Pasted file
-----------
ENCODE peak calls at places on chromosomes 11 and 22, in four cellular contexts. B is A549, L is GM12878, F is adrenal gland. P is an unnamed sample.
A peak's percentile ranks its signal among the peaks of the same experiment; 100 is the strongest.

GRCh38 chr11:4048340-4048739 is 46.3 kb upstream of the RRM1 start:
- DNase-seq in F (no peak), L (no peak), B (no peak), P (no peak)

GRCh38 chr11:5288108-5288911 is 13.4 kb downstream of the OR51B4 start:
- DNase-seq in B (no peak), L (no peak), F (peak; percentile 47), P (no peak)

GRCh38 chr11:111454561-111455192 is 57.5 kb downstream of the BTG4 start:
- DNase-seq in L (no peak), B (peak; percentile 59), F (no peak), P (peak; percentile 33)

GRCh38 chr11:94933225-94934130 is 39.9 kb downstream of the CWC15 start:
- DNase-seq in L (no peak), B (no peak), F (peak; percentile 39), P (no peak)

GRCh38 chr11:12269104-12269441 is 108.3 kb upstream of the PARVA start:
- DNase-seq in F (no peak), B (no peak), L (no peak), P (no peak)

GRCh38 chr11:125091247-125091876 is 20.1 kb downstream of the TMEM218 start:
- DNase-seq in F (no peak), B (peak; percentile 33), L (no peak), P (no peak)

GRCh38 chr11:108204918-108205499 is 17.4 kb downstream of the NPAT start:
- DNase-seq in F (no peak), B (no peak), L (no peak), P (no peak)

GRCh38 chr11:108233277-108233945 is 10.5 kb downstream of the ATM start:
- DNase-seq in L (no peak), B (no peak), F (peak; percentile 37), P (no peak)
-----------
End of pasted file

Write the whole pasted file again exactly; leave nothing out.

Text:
ENCODE peak calls at places on chromosomes 11 and 22, in four cellular contexts. B is A549, L is GM12878, F is adrenal gland. P is an unnamed sample.
A peak's percentile ranks its signal among the peaks of the same experiment; 100 is the strongest.

GRCh38 chr11:4048340-4048739 is 46.3 kb upstream of the RRM1 start:
- DNase-seq in F (no peak), L (no peak), B (no peak), P (no peak)

GRCh38 chr11:5288108-5288911 is 13.4 kb downstream of the OR51B4 start:
- DNase-seq in B (no peak), L (no peak), F (peak; percentile 47), P (no peak)

GRCh38 chr11:111454561-111455192 is 57.5 kb downstream of the BTG4 start:
- DNase-seq in L (no peak), B (peak; percentile 59), F (no peak), P (peak; percentile 33)

GRCh38 chr11:94933225-94934130 is 39.9 kb downstream of the CWC15 start:
- DNase-seq in L (no peak), B (no peak), F (peak; percentile 39), P (no peak)

GRCh38 chr11:12269104-12269441 is 108.3 kb upstream of the PARVA start:
- DNase-seq in F (no peak), B (no peak), L (no peak), P (no peak)

GRCh38 chr11:125091247-125091876 is 20.1 kb downstream of the TMEM218 start:
- DNase-seq in F (no peak), B (peak; percentile 33), L (no peak), P (no peak)

GRCh38 chr11:108204918-108205499 is 17.4 kb downstream of the NPAT start:
- DNase-seq in F (no peak), B (no peak), L (no peak), P (no peak)

GRCh38 chr11:108233277-108233945 is 10.5 kb downstream of the ATM start:
- DNase-seq in L (no peak), B (no peak), F (peak; percentile 37), P (no peak)